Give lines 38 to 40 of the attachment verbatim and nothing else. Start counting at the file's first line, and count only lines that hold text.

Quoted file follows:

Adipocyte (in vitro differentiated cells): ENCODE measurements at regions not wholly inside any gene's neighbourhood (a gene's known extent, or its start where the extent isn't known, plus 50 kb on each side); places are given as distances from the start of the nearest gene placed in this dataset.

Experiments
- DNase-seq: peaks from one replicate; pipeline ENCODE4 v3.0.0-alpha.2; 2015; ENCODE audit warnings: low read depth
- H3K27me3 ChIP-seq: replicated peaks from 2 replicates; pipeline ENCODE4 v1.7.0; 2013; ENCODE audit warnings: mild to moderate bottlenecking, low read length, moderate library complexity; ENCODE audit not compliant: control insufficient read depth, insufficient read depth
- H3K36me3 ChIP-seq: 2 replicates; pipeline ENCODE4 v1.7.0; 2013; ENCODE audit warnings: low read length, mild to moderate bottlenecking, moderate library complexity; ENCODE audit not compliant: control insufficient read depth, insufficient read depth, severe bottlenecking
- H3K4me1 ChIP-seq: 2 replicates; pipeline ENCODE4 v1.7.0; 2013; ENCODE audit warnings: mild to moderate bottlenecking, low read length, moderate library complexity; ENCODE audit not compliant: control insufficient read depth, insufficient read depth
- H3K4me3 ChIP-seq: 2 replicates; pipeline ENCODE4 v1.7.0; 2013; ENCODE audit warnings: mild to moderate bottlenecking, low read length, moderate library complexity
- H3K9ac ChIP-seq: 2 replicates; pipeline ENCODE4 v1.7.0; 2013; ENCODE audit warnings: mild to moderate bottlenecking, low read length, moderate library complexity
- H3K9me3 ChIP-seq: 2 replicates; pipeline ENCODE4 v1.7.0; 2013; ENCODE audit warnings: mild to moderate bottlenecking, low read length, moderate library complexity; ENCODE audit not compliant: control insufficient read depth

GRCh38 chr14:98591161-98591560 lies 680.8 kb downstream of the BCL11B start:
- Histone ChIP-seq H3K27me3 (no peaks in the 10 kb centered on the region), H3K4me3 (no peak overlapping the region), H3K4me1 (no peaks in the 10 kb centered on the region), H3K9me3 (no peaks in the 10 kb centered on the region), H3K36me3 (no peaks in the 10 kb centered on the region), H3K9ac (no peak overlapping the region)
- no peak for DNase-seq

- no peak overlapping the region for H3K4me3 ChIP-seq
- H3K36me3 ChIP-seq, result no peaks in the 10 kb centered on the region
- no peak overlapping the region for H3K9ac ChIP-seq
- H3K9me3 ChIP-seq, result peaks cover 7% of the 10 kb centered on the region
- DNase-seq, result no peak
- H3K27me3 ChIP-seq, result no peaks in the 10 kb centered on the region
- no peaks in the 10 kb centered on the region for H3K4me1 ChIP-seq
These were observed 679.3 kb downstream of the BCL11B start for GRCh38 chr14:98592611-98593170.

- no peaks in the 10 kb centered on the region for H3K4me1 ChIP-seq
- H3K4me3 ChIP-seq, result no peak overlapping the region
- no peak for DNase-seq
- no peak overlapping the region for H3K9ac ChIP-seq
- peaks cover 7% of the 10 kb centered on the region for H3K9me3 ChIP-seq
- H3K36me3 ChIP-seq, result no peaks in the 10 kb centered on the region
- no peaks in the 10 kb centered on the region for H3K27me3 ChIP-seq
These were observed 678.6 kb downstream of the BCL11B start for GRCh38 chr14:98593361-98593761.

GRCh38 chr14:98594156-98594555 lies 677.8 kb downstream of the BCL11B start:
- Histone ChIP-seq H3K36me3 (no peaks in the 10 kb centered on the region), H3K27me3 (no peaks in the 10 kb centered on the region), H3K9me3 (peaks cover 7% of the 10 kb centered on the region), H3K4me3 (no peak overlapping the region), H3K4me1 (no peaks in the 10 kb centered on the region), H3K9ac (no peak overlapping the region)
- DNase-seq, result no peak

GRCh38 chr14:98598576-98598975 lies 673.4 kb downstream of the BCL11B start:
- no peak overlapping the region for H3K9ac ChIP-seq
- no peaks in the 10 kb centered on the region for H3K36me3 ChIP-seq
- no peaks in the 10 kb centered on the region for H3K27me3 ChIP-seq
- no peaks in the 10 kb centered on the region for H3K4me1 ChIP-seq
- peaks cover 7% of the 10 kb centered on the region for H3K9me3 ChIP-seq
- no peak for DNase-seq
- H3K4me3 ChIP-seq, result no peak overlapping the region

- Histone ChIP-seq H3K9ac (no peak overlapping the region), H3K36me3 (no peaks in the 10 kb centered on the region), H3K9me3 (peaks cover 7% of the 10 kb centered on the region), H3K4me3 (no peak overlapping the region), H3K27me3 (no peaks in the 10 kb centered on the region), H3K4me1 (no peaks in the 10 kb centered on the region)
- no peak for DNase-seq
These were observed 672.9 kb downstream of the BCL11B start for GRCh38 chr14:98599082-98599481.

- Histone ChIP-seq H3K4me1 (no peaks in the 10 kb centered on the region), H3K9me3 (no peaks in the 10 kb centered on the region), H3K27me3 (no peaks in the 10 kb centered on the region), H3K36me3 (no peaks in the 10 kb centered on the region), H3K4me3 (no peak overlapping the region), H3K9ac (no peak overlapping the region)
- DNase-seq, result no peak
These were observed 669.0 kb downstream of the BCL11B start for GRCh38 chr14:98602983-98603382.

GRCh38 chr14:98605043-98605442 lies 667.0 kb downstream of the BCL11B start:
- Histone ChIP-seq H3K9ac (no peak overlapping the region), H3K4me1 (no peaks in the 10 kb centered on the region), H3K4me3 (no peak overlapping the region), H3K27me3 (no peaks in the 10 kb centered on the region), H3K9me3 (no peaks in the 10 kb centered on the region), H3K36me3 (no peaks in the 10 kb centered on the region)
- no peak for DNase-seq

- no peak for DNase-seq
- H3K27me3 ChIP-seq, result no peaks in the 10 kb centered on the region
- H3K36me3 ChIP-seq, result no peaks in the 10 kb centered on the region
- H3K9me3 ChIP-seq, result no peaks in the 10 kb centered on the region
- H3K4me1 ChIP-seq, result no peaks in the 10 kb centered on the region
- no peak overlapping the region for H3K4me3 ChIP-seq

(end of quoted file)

- no peak for DNase-seq
- H3K4me3 ChIP-seq, result no peak overlapping the region

- Histone ChIP-seq H3K9ac (no peak overlapping the region), H3K36me3 (no peaks in the 10 kb centered on the region), H3K9me3 (peaks cover 7% of the 10 kb centered on the region), H3K4me3 (no peak overlapping the region), H3K27me3 (no peaks in the 10 kb centered on the region), H3K4me1 (no peaks in the 10 kb centered on the region)